Job interviews now take many forms, and it is vital to be well-prepared in order to deliver the best impression to a prospective employer. Following is a series of resources that will help you with your preparation and performance.
Career Development and Employment Services has partnered with InterviewStream™ to offer the latest in virtual mock interview technology. This service will allow you to:
- conduct and record virtual mock interviews from any space (including smartphones) with an internet connection and a webcam
- review practice interview recordings with structured self-assessment.
Access InterviewStream™ - Login to MyCDES and find the 'Interview Stream' link under Shortcuts on the home page.
InterviewStream is best viewed with the Firefox browser.
Once on the InterviewStream™ home page, get started with the InterviewStream™ User Guide under “Helpful Resources”, as well as a video tutorial that walks you through the virtual mock interview process.
We encourage you to take advantage of this technology (now used by a number of the top US business schools) to gain both fresh insight and added competitive advantage via the service on your ‘soft’ presentation and interview skills.
Interview workshops and practice interviews
CDES hold interview workshops regularly in the Clock Tower (for all students) and in faculties (with specific industry information and examples)
A Career Development Consultant can conduct a practice interview, but you need to attend a workshop beforehand
Key principles of interviewing
Try to find out as much as you can about the interview when you are given notification, as this knowledge may give you a vital edge over other applicants.
Types of interviews include:
- One-to-one interview
- Panel interview (two or more interviewers)
- Speed interviews
- Social events
- Assessment centres
- Psychometric and selection tests
- Behavioural interviews
Before the interview
- Learn more about the company - Research the company. Check out their website and brochures. Talk to people who work there, if you can.
- Analyse the job - Think about why you're ideal for the job. Analyse the job advertisement or description. What is the employer looking for? What can you offer?
- Prepare answers and questions - Prepare answers to some common interview questions. What sort of person are you? Why do you want the job? What can you offer the company? What are your career goals? Your strengths and weaknesses?
- Prepare some examples for behavioural type questions.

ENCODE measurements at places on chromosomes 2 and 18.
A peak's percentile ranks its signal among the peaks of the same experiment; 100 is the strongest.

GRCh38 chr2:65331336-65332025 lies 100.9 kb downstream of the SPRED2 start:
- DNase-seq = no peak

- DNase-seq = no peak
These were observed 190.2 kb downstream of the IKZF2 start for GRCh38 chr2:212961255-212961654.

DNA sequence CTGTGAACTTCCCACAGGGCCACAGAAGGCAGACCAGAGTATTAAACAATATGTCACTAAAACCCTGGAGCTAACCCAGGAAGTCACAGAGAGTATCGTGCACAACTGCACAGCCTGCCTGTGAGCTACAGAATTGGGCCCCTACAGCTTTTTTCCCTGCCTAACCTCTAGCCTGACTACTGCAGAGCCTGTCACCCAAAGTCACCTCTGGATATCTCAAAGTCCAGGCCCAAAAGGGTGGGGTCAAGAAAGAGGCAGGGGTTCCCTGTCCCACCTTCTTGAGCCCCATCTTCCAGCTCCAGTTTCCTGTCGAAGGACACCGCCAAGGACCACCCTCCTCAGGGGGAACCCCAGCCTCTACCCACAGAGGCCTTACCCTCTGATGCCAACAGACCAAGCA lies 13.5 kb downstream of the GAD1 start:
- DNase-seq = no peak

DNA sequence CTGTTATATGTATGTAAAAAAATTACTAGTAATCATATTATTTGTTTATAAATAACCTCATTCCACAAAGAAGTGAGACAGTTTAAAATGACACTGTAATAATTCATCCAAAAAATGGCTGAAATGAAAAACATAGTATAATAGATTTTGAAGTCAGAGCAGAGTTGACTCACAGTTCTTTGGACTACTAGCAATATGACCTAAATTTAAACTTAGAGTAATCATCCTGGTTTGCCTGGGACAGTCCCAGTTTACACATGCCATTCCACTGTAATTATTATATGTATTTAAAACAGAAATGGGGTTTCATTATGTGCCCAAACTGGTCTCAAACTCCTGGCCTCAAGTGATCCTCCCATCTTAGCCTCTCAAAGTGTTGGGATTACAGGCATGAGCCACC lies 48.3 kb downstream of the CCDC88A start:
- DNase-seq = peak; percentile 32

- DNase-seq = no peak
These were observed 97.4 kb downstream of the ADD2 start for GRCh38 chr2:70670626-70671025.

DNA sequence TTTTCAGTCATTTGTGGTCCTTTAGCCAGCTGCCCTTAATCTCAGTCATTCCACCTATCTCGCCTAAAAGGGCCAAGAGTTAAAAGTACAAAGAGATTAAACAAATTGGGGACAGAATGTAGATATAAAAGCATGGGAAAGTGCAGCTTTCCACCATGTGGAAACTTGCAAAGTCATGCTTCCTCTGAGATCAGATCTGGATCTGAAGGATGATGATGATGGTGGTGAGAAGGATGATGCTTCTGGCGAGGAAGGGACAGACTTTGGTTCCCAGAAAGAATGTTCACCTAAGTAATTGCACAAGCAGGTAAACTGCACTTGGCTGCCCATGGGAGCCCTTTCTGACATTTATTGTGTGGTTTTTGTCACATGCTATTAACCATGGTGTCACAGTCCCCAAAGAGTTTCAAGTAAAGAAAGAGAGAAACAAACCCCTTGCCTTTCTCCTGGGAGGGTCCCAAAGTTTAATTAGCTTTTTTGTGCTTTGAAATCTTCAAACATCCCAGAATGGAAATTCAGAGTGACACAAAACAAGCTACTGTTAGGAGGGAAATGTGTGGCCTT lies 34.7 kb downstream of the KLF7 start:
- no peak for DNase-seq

- Prepare your own questions to ask about the job and the company.
- Plan your travel to the interview - Don’t add to the stress of the interview day. Aim to arrive 10-15 minutes early.
- Dress well - Make sure you look your best - it is best to err on the side of caution. The job interview is a formal process leading to a legal employment agreement, so it is a good idea to reflect this in what you wear to the interview. If you are applying for a position in a company where a high standard of dress is expected, then aim to match the culture of the company, whether there is a dress code or not.
During the interview
Greet the interviewer with a firm handshake and a smile. Be positive and enthusiastic in your body language and tone of voice. Be conscious of your body language. Sit in a relaxed, open way. Maintain eye contact.
Give detailed and specific answers
Give relevant and specific information that shows you are an ideal candidate for the job.
Ask if you're unsure
If you're not sure what the interviewer has asked, then ask them to repeat the question. Take some time to think of your answers, if you need to.
Show your interest
Ask questions that show your interest in the job and company.
Close the interview well
Thank the interviewer for the opportunity to meet them. Shake hands again and establish when you can expect to he
After the interview
- Send your thanks
You may like to send a thank you note, card or email to the interviewer. This is courteous and may help them to remember you.
- Think about how you did
Review the interview — reflect on what went well and what you could do differently next time.
- Ask for feedback
After you have been told of the outcome of the interview, you may like to ask the employer for feedback on your interview performance.
Common interview questions
"Tell me a little about yourself."
- Give an overview of your experiences – try and make three specific points.
- Include education, work (paid and voluntary) and extra-curricular activities, but don’t just rehash your CV – try and give more depth.
- Keep your answer to 1-2 minutes.
"What do you know about our organisation?"
- Let your answer show that you have taken the time to do some research, but don't overwhelm the interviewer.
- Make it clear that you wish to learn more.
- Give your answer a positive tone.
- Explain why your goals and those of the organisation are a good match.
"Why do you want to work for us?"
If you are asked this question, you can demonstrate what you know about the company and show you have done your research.
- Link your experience, knowledge and skills to the company/position to show that you are a good fit to the company.
- You might say your research has shown that the company is doing things you would like to be involved with, and that it's doing them in ways that interest you e.g. if the organisation is keen for strong management, your answer should mention that fact